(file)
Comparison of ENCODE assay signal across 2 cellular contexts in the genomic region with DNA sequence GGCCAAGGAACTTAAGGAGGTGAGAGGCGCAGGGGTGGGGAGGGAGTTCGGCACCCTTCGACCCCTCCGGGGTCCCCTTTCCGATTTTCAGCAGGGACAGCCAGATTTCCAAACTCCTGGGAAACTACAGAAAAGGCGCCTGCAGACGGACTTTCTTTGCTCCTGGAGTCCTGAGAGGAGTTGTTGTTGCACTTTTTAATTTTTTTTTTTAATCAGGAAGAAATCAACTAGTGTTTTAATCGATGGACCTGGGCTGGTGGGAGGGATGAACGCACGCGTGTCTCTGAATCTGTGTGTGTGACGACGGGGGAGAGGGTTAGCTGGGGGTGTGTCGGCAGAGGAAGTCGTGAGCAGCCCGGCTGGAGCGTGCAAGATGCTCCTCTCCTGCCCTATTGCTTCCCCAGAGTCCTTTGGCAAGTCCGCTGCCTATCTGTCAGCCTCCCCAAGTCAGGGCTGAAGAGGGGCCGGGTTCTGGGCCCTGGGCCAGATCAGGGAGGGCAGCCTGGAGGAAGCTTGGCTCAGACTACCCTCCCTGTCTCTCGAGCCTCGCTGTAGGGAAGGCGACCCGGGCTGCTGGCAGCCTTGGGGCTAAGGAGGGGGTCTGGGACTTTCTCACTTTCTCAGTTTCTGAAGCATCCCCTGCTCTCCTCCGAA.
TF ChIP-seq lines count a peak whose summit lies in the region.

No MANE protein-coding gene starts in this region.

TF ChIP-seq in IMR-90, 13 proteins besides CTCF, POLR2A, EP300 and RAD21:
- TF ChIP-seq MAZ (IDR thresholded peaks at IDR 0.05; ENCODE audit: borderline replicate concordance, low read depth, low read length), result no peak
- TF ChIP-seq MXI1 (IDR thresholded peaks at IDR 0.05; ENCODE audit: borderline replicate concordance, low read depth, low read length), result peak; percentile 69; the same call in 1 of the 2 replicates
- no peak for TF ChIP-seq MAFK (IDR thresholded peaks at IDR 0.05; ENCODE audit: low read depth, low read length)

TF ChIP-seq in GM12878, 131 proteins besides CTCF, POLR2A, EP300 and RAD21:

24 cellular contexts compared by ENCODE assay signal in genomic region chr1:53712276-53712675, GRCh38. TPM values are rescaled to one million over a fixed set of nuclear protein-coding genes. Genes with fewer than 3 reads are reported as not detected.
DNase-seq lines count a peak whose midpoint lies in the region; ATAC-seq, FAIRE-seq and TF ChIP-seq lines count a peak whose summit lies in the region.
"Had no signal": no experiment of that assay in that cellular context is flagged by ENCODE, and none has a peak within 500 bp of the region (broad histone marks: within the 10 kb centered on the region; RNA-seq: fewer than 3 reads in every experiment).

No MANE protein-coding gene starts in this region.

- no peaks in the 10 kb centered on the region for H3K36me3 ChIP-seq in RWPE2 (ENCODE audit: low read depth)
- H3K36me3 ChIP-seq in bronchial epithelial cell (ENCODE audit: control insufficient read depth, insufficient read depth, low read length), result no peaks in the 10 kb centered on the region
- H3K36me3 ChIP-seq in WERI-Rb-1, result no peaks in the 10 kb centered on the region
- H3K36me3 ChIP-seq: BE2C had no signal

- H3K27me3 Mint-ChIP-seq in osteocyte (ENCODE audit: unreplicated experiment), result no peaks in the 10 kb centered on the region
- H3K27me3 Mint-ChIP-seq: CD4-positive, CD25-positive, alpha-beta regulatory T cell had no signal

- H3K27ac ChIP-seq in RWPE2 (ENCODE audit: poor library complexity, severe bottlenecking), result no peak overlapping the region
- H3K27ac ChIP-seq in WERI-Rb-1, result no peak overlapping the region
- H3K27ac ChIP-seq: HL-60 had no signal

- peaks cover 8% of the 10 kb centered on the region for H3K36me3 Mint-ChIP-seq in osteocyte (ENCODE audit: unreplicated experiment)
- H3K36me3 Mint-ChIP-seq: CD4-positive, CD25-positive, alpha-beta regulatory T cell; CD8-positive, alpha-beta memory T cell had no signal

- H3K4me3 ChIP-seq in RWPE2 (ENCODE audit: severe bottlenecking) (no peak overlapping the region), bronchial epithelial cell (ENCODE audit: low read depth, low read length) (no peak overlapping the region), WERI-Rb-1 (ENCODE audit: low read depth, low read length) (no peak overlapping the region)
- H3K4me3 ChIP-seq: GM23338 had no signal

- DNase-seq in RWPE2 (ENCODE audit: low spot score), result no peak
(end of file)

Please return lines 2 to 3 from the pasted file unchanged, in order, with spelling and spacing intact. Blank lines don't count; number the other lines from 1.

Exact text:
TF ChIP-seq lines count a peak whose summit lies in the region.

No MANE protein-coding gene starts in this region.